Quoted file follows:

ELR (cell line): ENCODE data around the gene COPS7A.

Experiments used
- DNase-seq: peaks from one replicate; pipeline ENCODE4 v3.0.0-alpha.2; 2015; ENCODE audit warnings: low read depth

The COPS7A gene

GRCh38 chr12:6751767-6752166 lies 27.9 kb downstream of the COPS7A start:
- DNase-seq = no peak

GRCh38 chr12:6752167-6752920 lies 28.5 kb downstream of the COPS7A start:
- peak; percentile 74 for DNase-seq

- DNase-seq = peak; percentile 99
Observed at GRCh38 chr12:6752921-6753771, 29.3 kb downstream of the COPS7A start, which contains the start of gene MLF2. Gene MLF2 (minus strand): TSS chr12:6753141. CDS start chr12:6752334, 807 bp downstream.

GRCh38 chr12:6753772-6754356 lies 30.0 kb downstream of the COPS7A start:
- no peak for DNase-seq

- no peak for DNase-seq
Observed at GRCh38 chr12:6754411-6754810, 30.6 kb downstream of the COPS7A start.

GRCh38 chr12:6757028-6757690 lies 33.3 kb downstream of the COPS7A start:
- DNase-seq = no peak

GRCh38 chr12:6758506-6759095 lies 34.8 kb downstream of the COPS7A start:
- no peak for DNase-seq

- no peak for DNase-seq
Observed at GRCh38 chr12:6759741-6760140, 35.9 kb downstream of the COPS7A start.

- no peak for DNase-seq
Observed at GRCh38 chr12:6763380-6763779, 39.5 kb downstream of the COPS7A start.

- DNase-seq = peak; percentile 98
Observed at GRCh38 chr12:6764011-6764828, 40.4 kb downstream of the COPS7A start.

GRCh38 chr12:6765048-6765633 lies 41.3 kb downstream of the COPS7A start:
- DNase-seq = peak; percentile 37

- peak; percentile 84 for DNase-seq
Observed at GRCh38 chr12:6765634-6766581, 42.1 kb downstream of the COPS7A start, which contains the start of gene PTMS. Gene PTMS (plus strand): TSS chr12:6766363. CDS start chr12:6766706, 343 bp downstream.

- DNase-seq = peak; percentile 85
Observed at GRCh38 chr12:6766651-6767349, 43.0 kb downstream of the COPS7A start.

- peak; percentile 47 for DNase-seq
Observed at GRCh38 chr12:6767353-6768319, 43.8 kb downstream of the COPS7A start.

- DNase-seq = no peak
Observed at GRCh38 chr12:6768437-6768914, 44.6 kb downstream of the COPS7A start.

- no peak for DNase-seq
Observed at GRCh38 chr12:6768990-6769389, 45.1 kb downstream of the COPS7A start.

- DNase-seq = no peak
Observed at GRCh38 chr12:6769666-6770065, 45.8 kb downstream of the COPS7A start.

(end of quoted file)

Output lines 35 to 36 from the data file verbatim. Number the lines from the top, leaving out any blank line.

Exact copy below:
- no peak for DNase-seq
Observed at GRCh38 chr12:6768990-6769389, 45.1 kb downstream of the COPS7A start.